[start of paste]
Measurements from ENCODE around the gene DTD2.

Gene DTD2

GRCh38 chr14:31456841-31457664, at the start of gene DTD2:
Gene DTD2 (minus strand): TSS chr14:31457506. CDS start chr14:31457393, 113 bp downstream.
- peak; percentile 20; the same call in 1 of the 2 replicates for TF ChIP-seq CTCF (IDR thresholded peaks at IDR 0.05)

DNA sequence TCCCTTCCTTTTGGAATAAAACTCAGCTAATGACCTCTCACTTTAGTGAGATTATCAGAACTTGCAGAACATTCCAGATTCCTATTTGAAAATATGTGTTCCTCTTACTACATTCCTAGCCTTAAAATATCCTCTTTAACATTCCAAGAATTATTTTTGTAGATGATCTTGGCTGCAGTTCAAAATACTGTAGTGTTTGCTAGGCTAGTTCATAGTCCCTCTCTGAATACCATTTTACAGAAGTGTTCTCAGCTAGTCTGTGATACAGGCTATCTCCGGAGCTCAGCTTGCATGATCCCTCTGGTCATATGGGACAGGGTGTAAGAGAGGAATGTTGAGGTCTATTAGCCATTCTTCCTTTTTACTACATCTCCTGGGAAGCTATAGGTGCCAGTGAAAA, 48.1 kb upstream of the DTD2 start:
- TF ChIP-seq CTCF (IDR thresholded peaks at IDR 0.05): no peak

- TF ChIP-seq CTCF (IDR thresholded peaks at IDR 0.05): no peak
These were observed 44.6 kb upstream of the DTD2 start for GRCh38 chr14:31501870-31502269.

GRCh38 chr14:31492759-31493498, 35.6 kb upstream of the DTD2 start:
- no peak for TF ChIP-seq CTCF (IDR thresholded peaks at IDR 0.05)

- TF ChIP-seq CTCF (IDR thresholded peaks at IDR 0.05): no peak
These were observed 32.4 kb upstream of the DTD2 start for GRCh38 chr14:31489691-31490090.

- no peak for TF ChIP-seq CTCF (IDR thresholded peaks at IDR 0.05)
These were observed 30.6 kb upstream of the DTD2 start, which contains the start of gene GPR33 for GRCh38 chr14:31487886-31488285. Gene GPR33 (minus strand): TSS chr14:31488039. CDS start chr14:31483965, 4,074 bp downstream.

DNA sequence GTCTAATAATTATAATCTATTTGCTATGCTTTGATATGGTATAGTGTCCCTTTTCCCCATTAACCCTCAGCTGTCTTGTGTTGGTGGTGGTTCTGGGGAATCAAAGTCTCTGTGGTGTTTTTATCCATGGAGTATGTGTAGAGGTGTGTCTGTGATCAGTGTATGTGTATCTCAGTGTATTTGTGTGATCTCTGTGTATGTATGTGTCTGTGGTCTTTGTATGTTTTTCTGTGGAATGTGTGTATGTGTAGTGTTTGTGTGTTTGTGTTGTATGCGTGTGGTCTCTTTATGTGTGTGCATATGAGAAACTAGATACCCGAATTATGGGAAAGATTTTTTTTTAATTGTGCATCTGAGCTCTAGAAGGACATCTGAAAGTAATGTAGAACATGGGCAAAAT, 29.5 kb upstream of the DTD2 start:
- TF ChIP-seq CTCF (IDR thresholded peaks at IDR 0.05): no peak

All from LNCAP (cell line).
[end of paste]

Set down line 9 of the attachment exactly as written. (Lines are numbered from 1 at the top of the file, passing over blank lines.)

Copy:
These were observed 44.6 kb upstream of the DTD2 start for GRCh38 chr14:31501870-31502269.